by Matthew Avery Sutton
The Belknap Press of Harvard University Press, Cambridge, Mass. 480 pages
The story of fundamentalism-cum-evangelicalism in America is filled with colorful and eccentric characters. One of my favorites is Aimee Semple McPherson, who purportedly once dressed in a police uniform and rode a police motorcycle onto the stage of her Angelus Temple. On coming to a halt, she held up a gloved hand and shouted, “Stop! You’re speeding to Hell!”
Matthew Avery Sutton, professor of American history at Washington State University, has written a revisionist history of fundamentalism, or as he prefers “radical evangelicalism,” that traces the movement from the 1870s to 9/11. He asks a key question: What is fundamentalism’s defining doctrine? George Marsden in “Fundamentalism and American Culture” (1980) defined it as “militantly anti-modernist Protestant evangelicalism.” Sutton, however, sides with Ernest Sandeen who, in “Roots of Fundamentalism” (1970), said it was premillennialism. Their disagreement, Sutton explains, lies in Marsden’s attempt to be as inclusive as possible while Sandeen narrowed the scope of his work to those espousing the positive doctrines of the movement, which naturally put the spotlight on premillennialism.
Sutton’s book takes Sandeen’s approach. Hence, despite the advertising hype, this is not a “comprehensive history.” Yet by highlighting a single theme Sutton is able to rewrite the narrative and periodization of fundamentalism, arguing that World War I, not the 1925 Scopes “Monkey” trial, was the major turning point of the movement. The importance of biological evolution, he says, has been greatly exaggerated while WWI was the venue in which pre-millennialism and therefore fundamentalism caught fire. Sutton’s methodology, however, is ill conceived because it virtually guarantees the result that he set out to find. Consequently, he does not succeed in proving his point beyond demonstrating that pre-millennialism is a key doctrine of the fundamentalist-evangelical movement.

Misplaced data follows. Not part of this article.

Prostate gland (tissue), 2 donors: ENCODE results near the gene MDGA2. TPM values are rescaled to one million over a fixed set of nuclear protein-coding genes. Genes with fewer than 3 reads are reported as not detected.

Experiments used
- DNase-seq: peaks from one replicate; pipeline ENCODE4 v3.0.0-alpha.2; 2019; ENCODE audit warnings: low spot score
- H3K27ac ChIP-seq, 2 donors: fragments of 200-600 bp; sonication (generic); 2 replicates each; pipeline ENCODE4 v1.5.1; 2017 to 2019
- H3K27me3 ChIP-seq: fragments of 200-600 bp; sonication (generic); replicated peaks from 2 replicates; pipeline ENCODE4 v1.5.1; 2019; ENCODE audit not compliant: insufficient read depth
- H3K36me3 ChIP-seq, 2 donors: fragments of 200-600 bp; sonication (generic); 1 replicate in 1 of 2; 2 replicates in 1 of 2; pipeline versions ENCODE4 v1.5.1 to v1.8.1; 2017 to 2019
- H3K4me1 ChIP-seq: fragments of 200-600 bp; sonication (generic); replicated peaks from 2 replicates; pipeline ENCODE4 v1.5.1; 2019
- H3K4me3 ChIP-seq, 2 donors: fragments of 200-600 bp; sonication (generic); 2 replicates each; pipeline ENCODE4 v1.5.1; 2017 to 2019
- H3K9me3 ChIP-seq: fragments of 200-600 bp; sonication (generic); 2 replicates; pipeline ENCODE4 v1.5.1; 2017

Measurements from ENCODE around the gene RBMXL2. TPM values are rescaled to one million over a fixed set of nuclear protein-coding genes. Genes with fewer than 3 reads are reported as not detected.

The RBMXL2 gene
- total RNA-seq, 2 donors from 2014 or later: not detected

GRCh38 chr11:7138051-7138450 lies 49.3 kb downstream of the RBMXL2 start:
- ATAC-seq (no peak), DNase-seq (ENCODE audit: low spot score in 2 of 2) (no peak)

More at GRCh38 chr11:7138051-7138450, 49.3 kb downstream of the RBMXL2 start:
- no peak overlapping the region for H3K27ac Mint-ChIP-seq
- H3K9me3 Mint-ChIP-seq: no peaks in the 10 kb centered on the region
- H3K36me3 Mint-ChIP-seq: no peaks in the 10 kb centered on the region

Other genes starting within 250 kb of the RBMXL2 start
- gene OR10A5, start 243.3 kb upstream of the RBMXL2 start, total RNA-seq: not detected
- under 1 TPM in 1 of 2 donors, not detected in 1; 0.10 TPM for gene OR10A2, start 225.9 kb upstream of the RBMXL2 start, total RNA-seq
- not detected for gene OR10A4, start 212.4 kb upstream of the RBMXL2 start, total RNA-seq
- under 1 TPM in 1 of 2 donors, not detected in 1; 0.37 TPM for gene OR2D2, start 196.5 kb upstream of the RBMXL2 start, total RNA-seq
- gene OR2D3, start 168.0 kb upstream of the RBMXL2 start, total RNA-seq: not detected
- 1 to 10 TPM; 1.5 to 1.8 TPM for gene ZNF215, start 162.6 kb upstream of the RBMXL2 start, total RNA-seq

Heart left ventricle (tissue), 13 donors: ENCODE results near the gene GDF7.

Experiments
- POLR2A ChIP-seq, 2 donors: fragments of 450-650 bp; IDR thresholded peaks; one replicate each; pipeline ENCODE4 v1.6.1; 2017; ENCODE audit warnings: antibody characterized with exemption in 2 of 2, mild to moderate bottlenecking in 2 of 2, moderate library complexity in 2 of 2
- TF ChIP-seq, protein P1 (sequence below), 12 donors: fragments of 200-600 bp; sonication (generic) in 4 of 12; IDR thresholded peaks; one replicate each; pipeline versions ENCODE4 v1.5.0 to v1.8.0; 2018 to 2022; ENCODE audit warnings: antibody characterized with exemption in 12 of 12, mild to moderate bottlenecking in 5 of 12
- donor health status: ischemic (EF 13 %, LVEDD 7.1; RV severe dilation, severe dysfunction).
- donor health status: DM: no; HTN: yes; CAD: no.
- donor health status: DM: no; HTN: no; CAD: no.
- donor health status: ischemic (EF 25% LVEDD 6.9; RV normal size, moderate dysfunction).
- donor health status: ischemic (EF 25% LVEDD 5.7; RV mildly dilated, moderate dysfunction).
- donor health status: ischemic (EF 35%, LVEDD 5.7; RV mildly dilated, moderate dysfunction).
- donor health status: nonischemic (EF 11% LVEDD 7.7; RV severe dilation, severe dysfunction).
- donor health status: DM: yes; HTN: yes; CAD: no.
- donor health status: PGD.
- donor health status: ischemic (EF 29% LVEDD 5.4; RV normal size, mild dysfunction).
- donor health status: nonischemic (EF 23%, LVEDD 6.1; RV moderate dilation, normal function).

Nonetheless, Sutton makes some important observations along the way. His revised history of fundamentalism rejects its supposed “sectarian isolation” and withdrawal from politics. This, he argues, was a myth that was largely created by Carl F. H. Henry in “The Uneasy Conscience of Modern Fundamentalism” (1947) and followed by later historians. Actually, fundamentalists have always been political: in the ’20s supporting Prohibition, in the ’30s opposing the New Deal, in the ’40s boosting the war, and so forth. Also, while Marsden ignored issues of race and gender, Sutton is careful to fill in this gap, noting that “The color line always trumped theology” and that fundamentalists were fighting the culture wars as early as the 1920s — and the major battlefield even then was women’s bodies.
Sutton’s narrow focus also leads him astray when he asserts that fundamentalists were not conservatives because they were not trying to conserve anything; rather, they were religious innovators. Pre-millennialists and Pentecostals were certainly high-energy innovators, but the movement as a whole, rooted as it was in Reformation theology, was deeply conservative. It is this, as Marsden asserts, that accounts for its longevity. Sutton has shown the importance of pre-millennialism within the fundamentalist-evangelical movement, but he presents a distorted and partial picture because he insists on viewing the movement through a single interpretive lens.
MICHAEL PARKER is director of graduate studies and professor of church history at Evangelical Theological Seminary in Cairo, Egypt.